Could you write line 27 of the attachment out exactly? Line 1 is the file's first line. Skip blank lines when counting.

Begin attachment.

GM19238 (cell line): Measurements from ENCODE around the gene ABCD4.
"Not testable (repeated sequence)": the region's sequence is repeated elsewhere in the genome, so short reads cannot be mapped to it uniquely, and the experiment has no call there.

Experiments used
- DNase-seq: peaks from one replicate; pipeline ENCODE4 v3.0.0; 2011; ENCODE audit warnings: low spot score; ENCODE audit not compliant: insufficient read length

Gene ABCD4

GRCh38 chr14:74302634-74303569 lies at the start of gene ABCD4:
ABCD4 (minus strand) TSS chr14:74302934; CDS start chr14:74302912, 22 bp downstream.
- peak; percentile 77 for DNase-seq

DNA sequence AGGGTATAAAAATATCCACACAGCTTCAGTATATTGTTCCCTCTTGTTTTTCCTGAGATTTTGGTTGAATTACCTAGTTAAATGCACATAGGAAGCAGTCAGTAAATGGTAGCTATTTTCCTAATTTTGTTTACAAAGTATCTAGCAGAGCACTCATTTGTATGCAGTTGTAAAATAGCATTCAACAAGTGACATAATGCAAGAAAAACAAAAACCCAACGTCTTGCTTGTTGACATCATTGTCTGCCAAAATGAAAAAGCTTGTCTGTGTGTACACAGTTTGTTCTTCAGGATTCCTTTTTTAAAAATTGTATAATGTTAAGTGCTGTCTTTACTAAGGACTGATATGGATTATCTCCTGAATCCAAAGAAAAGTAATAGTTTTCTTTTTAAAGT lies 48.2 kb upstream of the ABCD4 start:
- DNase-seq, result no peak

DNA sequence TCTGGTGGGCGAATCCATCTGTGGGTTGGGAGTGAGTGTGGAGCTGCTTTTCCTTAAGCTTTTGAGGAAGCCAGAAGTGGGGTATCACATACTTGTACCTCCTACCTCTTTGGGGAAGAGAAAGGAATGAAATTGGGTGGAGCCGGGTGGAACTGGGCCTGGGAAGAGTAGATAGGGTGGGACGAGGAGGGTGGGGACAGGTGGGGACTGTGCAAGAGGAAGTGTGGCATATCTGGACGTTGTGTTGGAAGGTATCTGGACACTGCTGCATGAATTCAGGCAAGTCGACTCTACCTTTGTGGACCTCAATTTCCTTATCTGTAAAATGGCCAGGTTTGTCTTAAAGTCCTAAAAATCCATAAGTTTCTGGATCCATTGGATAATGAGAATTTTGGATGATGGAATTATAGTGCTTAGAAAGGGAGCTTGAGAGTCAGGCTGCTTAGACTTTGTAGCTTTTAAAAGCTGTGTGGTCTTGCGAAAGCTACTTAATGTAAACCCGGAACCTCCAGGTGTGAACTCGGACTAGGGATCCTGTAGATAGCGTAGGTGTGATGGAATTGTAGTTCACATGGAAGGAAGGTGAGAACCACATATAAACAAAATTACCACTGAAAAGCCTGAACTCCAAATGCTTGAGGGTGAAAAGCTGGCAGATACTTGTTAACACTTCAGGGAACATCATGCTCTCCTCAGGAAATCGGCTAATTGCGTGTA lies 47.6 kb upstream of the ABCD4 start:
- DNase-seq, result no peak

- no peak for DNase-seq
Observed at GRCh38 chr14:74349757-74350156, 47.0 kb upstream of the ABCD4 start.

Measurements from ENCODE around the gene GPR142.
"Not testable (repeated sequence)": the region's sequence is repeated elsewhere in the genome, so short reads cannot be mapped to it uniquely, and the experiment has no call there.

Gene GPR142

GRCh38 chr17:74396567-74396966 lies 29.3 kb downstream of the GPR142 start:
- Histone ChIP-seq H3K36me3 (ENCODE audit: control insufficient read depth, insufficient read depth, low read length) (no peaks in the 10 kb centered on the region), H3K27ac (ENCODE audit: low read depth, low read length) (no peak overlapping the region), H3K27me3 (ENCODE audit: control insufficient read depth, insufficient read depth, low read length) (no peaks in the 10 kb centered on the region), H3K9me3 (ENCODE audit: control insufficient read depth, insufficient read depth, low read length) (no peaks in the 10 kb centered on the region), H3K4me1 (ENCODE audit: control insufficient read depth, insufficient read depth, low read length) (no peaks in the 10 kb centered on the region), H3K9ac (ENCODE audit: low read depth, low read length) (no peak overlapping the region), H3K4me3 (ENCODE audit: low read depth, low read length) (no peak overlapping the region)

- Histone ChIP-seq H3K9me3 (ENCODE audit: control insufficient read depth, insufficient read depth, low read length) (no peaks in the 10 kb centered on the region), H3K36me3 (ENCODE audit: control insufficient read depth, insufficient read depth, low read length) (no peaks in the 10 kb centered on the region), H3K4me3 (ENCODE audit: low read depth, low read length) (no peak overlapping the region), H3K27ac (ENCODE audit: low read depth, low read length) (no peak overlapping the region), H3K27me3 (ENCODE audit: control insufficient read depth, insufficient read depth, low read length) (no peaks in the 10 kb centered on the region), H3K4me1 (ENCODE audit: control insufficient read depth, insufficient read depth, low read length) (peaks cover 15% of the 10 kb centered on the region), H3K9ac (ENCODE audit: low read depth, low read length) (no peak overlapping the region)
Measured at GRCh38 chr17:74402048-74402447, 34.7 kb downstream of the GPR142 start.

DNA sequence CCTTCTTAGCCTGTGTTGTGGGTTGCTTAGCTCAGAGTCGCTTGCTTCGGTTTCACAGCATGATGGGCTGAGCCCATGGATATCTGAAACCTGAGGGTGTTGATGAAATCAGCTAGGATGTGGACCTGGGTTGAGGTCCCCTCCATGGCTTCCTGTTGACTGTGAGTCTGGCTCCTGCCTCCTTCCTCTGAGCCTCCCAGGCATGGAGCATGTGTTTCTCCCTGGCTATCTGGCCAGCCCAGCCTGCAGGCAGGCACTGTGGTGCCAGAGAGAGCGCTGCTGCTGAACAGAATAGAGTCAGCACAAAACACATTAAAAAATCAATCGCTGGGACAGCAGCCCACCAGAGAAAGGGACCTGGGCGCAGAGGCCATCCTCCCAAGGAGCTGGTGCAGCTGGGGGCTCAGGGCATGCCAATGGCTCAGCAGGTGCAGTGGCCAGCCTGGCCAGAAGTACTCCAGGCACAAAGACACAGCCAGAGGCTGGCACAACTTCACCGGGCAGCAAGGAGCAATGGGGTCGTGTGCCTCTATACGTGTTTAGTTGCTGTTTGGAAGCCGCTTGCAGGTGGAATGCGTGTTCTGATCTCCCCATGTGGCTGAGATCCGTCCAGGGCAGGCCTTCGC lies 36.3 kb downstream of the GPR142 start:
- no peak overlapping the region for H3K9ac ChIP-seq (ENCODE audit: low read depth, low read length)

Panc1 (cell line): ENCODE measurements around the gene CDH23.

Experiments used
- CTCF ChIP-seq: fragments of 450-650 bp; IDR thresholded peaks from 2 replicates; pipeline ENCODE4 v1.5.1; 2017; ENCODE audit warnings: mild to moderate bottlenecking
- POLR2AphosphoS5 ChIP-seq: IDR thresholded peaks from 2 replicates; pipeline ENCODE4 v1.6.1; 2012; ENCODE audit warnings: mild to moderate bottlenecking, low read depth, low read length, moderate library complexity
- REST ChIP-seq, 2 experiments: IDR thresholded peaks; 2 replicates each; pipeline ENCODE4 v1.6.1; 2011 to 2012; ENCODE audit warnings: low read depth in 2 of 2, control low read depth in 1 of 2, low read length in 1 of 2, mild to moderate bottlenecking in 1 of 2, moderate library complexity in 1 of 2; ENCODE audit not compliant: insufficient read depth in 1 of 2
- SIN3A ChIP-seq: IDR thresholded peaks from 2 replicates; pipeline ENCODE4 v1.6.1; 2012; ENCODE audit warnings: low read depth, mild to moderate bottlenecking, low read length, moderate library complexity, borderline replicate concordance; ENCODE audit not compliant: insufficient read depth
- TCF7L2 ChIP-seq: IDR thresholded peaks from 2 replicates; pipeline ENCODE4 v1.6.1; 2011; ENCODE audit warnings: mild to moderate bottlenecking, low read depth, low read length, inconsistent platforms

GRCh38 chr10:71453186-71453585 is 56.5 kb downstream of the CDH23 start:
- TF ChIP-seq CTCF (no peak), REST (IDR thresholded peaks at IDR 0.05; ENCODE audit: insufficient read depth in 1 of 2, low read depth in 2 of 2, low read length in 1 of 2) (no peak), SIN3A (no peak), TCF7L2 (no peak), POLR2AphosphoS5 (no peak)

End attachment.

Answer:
- POLR2AphosphoS5 ChIP-seq: IDR thresholded peaks from 2 replicates; pipeline ENCODE4 v1.6.1; 2012; ENCODE audit warnings: mild to moderate bottlenecking, low read depth, low read length, moderate library complexity